Sometime God speaks through a careful choreography of life events: conversations, readings, observations, and even the occasional media clip. Suddenly, all the pieces snap together, and we sigh (internally so no one hears us), “Aha!”
This morning, I had one of those moments of clarity. Over the past couple weeks:
- I pondered with friends why some people and ministries are wildly successful while other people and ministries—equally gifted—struggle for survival;
- I heard a quote by Oswald Chambers: “Is He going to help Himself to your life, or are you taken up with your own conception of what you are doing?”
- I read a passage using the Scripture Meditation Plan: “We look not to the things that are seen but to the things that are unseen. For the things that are seen are transient, but the things that are unseen are eternal.” (2 Cor. 4:18)
These three events were preceded by a video I watched that smelled … funny. And the odor lingered. The creator of the video is a famous Christian writer who has morphed his verbal skills into marketing skills, and he wanted to help churches sell themselves.
In his video, a pastor shared the key to his own wildly successful church. I forget the exact words but he essentially said:
“I realized that too many churches make the pastor the hero. I decided to make the congregation the hero, and my church’s attendance exploded.” (Name withheld)
It reminded me of a conversation early in The Lost World movie. Repentant Jurassic Park creator John Hammond cries: “Don’t worry. I’m not making the same mistakes again.”
To which Ian Malcom retorts: “No, you’re making all new ones.”
It’s All About the Hero
The essential distinction between Christianity and all other religions—including secularism—can be boiled down to one question: Who is the hero of your story?
The human race was cursed when Adam and Eve decided to be the heroes in their own story. When they took God’s place in the Garden. All subsequent sins are variations on that theme: we are usurping God’s place.
I agree that our primary heroes ought not be the pastor, priest, or even other great Christian “heroes.” They aren’t celebrated because they were great; they are celebrated because God’s greatness worked in them. (I suspect that the greatest Christian heroes–of all time–will turn out to be thousands of men and women the world never heard of.)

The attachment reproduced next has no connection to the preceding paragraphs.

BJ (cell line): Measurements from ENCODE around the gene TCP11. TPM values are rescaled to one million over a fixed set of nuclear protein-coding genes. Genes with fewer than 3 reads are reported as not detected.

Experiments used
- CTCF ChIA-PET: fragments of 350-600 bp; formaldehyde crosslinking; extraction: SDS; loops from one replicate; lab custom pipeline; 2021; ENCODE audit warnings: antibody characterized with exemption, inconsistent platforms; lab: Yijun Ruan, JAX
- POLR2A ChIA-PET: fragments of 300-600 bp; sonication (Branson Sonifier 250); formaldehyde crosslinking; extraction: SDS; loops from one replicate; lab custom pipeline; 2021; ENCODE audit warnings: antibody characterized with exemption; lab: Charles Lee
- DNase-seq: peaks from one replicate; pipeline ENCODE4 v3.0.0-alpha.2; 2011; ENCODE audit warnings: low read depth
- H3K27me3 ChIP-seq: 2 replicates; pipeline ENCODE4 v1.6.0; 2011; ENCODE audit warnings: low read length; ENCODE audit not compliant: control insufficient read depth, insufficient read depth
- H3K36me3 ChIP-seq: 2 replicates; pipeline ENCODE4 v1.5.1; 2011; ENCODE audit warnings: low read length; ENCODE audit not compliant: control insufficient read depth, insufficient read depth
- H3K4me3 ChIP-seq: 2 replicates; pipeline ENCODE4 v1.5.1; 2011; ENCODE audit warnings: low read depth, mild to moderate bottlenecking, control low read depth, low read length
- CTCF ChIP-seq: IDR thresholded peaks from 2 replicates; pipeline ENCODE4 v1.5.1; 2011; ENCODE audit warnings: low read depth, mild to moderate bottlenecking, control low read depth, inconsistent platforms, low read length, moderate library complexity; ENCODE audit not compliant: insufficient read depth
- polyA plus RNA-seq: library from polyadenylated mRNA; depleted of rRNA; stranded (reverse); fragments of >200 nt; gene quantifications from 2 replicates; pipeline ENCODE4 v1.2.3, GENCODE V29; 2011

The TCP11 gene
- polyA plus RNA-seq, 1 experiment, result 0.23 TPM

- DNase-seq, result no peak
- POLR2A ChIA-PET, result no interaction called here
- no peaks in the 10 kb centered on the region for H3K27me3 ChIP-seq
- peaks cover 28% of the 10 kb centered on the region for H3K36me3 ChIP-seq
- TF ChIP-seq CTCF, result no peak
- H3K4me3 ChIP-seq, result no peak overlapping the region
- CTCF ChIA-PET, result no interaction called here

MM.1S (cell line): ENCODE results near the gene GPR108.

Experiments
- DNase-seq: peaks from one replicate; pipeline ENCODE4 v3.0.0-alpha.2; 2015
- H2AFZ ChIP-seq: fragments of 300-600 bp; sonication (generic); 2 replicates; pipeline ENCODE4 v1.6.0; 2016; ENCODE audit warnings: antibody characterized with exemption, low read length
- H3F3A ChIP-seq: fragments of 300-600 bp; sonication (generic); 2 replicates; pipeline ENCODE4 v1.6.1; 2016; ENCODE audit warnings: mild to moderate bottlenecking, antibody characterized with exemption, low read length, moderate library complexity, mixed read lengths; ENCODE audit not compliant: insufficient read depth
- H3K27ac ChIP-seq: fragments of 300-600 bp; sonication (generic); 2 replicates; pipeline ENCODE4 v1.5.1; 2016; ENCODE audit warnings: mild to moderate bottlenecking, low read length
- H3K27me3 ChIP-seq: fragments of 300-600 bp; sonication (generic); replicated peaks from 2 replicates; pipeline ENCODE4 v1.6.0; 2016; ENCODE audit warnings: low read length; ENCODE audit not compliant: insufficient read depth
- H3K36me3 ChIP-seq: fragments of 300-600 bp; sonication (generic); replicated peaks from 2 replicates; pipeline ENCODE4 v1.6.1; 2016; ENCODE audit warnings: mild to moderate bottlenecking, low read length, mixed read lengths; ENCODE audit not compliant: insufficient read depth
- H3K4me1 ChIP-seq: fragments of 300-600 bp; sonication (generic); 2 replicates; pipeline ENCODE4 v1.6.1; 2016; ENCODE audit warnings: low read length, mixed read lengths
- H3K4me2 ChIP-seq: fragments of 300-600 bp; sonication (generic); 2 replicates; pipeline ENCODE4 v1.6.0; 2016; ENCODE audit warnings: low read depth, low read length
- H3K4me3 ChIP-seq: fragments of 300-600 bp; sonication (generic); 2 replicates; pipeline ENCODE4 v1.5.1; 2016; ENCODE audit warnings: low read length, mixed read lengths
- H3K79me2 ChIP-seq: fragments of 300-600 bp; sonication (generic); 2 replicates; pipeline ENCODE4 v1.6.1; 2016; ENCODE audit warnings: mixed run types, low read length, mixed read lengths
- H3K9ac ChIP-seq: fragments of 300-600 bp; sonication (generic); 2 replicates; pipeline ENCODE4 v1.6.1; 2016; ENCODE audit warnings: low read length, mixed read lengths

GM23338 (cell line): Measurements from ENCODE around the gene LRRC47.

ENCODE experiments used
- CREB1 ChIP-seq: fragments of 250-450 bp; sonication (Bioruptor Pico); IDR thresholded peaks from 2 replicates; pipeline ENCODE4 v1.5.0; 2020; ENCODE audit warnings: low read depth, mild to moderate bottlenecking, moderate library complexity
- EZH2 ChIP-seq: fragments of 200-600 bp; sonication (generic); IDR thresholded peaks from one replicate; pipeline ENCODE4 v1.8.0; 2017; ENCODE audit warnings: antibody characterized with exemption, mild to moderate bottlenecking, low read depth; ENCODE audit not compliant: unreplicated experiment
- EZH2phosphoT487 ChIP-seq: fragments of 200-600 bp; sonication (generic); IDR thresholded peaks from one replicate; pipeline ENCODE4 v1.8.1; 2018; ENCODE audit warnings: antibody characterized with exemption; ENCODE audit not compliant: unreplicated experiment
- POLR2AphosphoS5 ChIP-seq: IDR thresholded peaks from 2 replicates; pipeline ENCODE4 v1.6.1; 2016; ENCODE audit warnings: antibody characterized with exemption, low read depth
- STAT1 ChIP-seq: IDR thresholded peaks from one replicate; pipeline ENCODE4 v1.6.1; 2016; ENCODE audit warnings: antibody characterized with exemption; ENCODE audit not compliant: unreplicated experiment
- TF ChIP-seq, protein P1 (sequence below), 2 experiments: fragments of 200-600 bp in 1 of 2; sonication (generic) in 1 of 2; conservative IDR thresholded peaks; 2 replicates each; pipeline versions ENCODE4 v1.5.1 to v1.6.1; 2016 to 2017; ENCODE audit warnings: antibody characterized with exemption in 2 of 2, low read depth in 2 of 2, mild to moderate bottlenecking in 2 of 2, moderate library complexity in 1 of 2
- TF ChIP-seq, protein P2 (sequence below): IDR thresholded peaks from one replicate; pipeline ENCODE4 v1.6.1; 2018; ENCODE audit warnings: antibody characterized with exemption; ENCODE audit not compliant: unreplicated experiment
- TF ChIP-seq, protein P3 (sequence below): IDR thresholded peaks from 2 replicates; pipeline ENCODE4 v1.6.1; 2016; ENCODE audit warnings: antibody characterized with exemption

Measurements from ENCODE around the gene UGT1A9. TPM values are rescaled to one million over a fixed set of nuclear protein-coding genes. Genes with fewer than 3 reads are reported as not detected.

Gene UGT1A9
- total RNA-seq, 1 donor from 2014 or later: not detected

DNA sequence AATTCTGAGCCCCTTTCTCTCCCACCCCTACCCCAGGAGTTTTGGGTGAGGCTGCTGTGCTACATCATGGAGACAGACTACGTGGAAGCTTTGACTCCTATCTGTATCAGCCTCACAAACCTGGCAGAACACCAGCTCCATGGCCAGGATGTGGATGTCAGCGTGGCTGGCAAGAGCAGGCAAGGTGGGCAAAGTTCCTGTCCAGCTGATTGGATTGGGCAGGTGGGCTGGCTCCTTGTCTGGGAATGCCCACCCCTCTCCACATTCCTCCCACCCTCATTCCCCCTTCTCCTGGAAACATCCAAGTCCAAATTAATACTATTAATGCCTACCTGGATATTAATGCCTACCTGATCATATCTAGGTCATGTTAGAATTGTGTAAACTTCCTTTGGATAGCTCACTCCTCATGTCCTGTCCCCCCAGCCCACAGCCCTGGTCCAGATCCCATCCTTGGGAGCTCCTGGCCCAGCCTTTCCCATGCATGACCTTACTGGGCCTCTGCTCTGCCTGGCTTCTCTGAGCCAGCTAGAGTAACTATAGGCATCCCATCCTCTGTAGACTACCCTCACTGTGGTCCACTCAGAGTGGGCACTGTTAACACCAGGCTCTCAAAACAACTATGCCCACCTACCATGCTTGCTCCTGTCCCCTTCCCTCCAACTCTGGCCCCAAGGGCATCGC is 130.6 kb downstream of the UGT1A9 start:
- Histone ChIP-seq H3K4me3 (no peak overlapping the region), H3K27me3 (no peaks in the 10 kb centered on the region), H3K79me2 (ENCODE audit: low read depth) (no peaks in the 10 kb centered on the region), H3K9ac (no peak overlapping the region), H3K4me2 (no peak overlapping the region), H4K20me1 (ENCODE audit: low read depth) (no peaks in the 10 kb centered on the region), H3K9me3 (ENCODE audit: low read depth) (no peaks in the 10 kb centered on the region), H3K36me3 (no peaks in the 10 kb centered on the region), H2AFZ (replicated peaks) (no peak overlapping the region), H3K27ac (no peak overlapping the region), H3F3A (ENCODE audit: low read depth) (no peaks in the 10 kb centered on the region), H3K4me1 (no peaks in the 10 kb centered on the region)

But to actively move the hero-spotlight from the ordained (which I applaud) to the congregation (which I deplore) is to nurture our idolatry: “Hey, let’s just eat Eve’s apple all over again.”
Clergy-worship is sick, but self-worship is suicide.
True Fruit, The True Hero, and God’s Plan
This morning I read, “By this my Father is glorified, that you bear much fruit and so prove to be my disciples” (John 15:8). I’ve always thought—though perhaps subconsciously—something more like, “If I’m successful and bear fruit, it proves that my ideas and plans were right. Possibly brilliant.”
In other words, that I’m the hero of my own story.
But Scripture says that real fruit, the fruit that endures for eternity, is fruit that brings glory to the Father. It makes him the hero; God’s power shown through our weakness. And it’s always been that way:
- God didn’t give Isaac to Abraham and Sarah until it was impossible for them;
- God didn’t make Moses a leader until he was too old to lead;
- God picked cowardly Gideon and then reduced his army from 32,000 to 300.
And the reason God cut Gideon’s army down so dramatically was because he knows the human heart, that Israel “would become boastful, saying, ‘My own power has delivered me’” (Jud. 7:2).
Which is just another way of saying, “I’m the hero in my own story. Worship me.”
It takes a great human heart to be a hero. It takes a greater human heart (tempered with humble honesty) to admit, “I need a hero.”
[For another hero story, see Is Sunday School Destroying Our Kids?]